In these verses Paul mentions "sacrifices" (plural) to cleanse the heavenly or celestial things foreshadowed or pictured by the earthly Tabernacle. Does he mean to infer that "sacrifices" other than that one offered by Christ? Or, is this a latitude of language in which Paul uses the plural "sacrifices" in a poetic or figurative sense to refer to all those "sacrifices" which pointed forward to the one sacrifice? No where in Paulís writings does he teach that the lives of the consecrated Saints are part of the single ransom sacrifice needed to redeem mankind.
Paul continues with references and allusions to other types and shadows and their fulfillment in Christís "suffering."
Hebrews 10:1 -- "For the Law was a shadow of future good -- not the exact image -- (worshippers) who approach (God) can never be perfected by the offering of annual sacrifices." From this and similar remarks by Paul some will find in every feature of the Law some "image" or "shadow" as typical of realities in Christ. Though speculation on this subject of "tabernacle shadows" reaches spectacular proportions by some, there is little inspired basis for such. We cannot go beyond the inspired interpretations of the Nazarene and his god-breathed disciples who wrote under the influence of the Spirit-Helper.
For example, some would interpret that various sacrifices to go beyond that single suffering of our Lord. They would see in these also the sufferings in a multitude of deaths of the martyrs as additional value in the Ransom. However, Paul makes clear there is only one sacrifice and not a composite one. In Hebrews 10:12-14 he writes, "But (Christ) offered ONE perpetual sacrifice for sins and sat down at the right hand of The God, from then on awaiting until his enemies should be placed as a stool for his feet. For it is by ONE perpetual offering that he has perfected the Saints." Paul sees ONE SACRIFICE and no where infers there are many as part of this one offering.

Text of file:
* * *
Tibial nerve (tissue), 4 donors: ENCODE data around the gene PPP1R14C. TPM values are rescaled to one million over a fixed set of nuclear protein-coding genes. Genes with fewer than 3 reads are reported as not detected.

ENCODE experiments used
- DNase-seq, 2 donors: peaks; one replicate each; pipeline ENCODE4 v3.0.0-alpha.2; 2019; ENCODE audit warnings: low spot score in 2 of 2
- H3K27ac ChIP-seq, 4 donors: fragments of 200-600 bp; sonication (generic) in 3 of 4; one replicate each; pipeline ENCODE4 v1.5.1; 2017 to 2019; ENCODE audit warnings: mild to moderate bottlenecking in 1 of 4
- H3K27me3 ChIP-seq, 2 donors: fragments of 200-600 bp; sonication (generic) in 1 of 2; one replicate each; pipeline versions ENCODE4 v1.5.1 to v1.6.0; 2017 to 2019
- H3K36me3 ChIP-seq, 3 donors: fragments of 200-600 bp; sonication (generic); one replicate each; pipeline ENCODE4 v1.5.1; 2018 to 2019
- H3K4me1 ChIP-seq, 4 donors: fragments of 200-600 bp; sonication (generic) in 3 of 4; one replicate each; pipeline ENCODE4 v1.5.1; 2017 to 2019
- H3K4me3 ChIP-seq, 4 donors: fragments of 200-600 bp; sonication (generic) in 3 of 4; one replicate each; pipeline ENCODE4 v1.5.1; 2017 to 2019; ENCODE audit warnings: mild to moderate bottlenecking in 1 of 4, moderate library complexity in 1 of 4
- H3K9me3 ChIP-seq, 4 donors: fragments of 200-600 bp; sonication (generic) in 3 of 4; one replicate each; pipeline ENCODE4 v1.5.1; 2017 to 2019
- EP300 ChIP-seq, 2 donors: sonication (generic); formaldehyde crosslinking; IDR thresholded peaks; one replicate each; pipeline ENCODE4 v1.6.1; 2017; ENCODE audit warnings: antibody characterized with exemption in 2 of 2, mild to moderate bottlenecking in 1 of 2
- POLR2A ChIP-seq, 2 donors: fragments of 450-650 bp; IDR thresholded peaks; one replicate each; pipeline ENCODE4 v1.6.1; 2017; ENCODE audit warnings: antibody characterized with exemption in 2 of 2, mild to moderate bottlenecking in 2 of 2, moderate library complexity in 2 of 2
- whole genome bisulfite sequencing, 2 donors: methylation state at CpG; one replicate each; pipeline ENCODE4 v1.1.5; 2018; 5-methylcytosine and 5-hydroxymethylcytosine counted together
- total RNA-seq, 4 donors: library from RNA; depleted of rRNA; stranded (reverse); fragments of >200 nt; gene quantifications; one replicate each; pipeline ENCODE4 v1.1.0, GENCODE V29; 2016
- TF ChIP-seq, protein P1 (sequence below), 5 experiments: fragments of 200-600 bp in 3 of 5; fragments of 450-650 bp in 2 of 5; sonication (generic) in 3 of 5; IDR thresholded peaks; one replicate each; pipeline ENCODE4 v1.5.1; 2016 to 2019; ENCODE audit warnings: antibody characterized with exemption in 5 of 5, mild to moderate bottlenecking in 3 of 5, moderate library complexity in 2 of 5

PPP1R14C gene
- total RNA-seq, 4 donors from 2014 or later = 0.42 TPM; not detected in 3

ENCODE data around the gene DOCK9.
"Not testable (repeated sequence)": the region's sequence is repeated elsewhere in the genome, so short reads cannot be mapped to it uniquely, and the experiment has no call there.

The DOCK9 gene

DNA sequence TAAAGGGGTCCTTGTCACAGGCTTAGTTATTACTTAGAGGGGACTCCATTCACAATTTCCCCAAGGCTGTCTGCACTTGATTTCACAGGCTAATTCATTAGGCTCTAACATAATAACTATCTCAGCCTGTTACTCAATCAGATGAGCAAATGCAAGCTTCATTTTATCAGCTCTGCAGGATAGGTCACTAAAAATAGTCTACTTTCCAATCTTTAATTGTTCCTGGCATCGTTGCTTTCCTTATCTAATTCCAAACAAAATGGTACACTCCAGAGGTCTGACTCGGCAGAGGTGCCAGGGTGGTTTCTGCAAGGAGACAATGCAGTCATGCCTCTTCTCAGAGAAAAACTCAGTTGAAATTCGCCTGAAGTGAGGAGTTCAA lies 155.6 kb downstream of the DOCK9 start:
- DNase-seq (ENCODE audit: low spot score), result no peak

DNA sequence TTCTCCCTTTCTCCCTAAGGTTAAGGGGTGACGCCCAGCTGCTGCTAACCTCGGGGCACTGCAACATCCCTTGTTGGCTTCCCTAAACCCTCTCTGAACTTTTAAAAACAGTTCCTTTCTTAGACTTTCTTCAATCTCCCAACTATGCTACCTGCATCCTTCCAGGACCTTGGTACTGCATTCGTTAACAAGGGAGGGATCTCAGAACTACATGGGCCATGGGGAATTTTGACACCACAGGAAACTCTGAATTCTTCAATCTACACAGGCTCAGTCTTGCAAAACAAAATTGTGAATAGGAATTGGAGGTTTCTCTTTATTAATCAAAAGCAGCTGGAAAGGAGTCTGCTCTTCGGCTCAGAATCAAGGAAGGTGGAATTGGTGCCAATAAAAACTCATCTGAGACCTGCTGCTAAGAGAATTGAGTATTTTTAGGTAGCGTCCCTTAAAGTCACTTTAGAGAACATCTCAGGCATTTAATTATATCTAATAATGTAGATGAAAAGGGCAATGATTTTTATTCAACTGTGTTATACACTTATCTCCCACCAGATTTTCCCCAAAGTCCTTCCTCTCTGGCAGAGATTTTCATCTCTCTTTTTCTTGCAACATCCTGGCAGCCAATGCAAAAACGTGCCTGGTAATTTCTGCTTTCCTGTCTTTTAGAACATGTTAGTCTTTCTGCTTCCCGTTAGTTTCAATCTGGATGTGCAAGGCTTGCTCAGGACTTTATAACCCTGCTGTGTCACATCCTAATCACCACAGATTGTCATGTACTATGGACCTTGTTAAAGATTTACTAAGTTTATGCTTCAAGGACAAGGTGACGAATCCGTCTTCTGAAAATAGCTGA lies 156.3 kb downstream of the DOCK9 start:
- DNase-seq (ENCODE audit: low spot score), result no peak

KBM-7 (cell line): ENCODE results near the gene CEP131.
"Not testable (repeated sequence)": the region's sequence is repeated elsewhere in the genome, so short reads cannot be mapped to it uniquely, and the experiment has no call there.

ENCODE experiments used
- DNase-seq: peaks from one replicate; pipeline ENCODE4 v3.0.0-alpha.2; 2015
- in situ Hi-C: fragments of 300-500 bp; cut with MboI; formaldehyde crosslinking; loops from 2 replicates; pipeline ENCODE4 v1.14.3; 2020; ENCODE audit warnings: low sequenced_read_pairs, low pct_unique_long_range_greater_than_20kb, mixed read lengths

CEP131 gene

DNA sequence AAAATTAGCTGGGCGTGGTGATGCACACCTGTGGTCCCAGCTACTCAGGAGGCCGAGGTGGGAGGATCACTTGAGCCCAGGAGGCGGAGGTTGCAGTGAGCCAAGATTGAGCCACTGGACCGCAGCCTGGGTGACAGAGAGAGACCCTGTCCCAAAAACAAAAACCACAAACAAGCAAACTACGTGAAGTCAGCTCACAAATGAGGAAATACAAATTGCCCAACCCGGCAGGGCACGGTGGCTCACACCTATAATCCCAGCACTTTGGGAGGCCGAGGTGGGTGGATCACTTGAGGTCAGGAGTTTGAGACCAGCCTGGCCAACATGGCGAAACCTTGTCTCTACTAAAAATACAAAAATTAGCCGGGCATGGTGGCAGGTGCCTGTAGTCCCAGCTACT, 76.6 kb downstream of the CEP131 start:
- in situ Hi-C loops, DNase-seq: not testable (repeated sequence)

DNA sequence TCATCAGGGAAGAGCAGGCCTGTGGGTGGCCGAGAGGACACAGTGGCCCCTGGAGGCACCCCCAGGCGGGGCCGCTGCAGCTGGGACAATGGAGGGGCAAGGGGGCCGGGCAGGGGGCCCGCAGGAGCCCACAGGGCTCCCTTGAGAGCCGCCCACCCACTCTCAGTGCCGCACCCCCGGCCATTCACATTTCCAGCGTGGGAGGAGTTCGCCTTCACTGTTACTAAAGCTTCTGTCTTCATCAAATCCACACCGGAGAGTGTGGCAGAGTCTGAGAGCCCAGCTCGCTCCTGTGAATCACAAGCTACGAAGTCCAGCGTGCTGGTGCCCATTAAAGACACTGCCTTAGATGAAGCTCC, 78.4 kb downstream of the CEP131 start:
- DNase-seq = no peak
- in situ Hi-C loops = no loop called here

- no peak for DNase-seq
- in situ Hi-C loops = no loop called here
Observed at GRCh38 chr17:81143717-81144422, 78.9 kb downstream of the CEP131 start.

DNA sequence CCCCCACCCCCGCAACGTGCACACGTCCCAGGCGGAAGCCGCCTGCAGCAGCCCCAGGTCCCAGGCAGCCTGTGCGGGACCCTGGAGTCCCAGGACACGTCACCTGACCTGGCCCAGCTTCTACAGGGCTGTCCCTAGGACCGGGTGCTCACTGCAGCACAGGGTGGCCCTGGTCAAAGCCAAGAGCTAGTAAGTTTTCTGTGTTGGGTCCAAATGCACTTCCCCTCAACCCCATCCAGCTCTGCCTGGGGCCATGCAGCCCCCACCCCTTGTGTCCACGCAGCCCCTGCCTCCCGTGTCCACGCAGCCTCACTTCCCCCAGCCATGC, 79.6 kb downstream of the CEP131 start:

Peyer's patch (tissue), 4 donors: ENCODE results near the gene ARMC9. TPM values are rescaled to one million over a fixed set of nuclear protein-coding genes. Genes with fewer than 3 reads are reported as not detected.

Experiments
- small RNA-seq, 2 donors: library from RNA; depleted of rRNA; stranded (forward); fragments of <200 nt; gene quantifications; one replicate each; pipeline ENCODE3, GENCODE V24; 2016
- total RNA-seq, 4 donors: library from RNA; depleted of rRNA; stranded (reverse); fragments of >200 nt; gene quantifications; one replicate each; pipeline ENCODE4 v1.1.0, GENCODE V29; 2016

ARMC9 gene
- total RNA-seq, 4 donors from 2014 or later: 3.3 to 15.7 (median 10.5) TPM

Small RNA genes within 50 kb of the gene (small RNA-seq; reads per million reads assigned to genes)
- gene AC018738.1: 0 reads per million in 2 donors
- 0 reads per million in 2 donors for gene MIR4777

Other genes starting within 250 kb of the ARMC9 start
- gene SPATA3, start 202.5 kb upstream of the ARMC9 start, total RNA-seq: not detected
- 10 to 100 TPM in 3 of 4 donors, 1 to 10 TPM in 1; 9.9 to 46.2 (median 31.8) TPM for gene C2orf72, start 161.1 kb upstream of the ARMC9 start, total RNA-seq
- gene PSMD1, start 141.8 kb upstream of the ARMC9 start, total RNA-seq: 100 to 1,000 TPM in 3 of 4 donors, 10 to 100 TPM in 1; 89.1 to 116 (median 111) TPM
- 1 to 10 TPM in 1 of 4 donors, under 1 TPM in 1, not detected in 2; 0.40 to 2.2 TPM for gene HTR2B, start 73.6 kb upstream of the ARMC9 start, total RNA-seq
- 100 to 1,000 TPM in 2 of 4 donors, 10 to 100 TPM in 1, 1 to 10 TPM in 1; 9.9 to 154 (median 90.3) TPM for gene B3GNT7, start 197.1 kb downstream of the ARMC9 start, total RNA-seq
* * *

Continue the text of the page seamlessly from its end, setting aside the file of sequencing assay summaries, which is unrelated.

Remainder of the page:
Additionally, the various features of the Tabernacle with its two rooms and courtyard -- including the contents of the Ark of the Covenant -- are interpreted to have a variety of fulfillments. Some interpret the first compartment, the Holy, to picture the sanctified sonship of a priestly class of Christians separate and distinct from other Christians. They see in the several sacrifices on the Day of Atonement the distribution of Christís ransom upon three groups: anointed Christians, other non-anointed Christians living at the "end of the world," and lastly, mankind in general during the Millennium.
Sometimes persons who interpret the Bible with a certain bias or agenda -- lacking specific Scriptural proof -- resort to these prophetic "dramas" or "shadows" or "types" to bolster what is lacking in their argument. In other words, they work backwards, beginning with a notion and then seek some make shift "outline" in the Law to establish their views.
Since no inspired writer of the Bible gives such details it is pure speculation bordering on presumption to begin to find meanings in every aspect of the Lawís "tabernacle shadows." This does not necessarily mean that a lesson cannot be drawn or illustrated from such things as the Day of Atonement or the daily prayers and offerings within the Holy of the Tabernacle.